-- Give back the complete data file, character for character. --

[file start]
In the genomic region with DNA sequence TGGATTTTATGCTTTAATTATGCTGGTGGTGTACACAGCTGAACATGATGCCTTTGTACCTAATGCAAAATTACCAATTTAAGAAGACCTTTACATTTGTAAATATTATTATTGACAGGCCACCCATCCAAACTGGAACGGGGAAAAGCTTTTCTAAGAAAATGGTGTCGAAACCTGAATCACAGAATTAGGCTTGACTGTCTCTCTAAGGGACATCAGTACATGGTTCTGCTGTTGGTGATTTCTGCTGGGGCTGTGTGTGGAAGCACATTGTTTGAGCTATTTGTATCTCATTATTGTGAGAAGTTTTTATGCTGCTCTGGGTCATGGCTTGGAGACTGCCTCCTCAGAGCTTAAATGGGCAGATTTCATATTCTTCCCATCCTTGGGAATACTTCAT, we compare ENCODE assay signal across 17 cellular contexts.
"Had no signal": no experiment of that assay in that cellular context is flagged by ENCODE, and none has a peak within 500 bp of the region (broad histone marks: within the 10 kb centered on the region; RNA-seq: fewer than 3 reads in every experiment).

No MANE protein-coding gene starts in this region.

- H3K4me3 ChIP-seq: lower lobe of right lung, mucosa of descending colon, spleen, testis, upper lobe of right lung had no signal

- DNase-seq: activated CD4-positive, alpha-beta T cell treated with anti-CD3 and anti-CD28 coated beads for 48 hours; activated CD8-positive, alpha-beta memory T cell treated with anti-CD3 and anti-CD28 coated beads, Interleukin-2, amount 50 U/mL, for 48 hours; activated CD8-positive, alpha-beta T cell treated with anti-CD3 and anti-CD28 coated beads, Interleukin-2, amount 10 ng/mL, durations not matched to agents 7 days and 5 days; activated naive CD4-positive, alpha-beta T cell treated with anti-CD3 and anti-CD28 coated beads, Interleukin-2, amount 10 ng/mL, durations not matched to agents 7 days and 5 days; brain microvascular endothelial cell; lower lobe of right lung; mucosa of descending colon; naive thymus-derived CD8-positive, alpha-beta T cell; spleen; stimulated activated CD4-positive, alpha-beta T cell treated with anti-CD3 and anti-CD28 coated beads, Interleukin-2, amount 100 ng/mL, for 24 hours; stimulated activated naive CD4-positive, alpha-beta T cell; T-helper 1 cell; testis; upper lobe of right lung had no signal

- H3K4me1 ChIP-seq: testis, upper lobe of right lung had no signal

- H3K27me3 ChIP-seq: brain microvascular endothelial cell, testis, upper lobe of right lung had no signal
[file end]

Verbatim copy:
In the genomic region with DNA sequence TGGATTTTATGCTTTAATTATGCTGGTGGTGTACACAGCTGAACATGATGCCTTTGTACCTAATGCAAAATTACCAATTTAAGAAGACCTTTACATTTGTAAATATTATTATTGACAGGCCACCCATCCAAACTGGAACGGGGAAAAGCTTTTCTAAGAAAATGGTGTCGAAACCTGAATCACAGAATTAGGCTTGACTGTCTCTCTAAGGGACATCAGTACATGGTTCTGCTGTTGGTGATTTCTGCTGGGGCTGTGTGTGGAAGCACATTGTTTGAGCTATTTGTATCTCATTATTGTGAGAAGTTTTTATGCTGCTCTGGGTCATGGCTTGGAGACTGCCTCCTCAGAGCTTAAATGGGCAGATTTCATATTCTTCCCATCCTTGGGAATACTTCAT, we compare ENCODE assay signal across 17 cellular contexts.
"Had no signal": no experiment of that assay in that cellular context is flagged by ENCODE, and none has a peak within 500 bp of the region (broad histone marks: within the 10 kb centered on the region; RNA-seq: fewer than 3 reads in every experiment).

No MANE protein-coding gene starts in this region.

- H3K4me3 ChIP-seq: lower lobe of right lung, mucosa of descending colon, spleen, testis, upper lobe of right lung had no signal

- DNase-seq: activated CD4-positive, alpha-beta T cell treated with anti-CD3 and anti-CD28 coated beads for 48 hours; activated CD8-positive, alpha-beta memory T cell treated with anti-CD3 and anti-CD28 coated beads, Interleukin-2, amount 50 U/mL, for 48 hours; activated CD8-positive, alpha-beta T cell treated with anti-CD3 and anti-CD28 coated beads, Interleukin-2, amount 10 ng/mL, durations not matched to agents 7 days and 5 days; activated naive CD4-positive, alpha-beta T cell treated with anti-CD3 and anti-CD28 coated beads, Interleukin-2, amount 10 ng/mL, durations not matched to agents 7 days and 5 days; brain microvascular endothelial cell; lower lobe of right lung; mucosa of descending colon; naive thymus-derived CD8-positive, alpha-beta T cell; spleen; stimulated activated CD4-positive, alpha-beta T cell treated with anti-CD3 and anti-CD28 coated beads, Interleukin-2, amount 100 ng/mL, for 24 hours; stimulated activated naive CD4-positive, alpha-beta T cell; T-helper 1 cell; testis; upper lobe of right lung had no signal

- H3K4me1 ChIP-seq: testis, upper lobe of right lung had no signal

- H3K27me3 ChIP-seq: brain microvascular endothelial cell, testis, upper lobe of right lung had no signal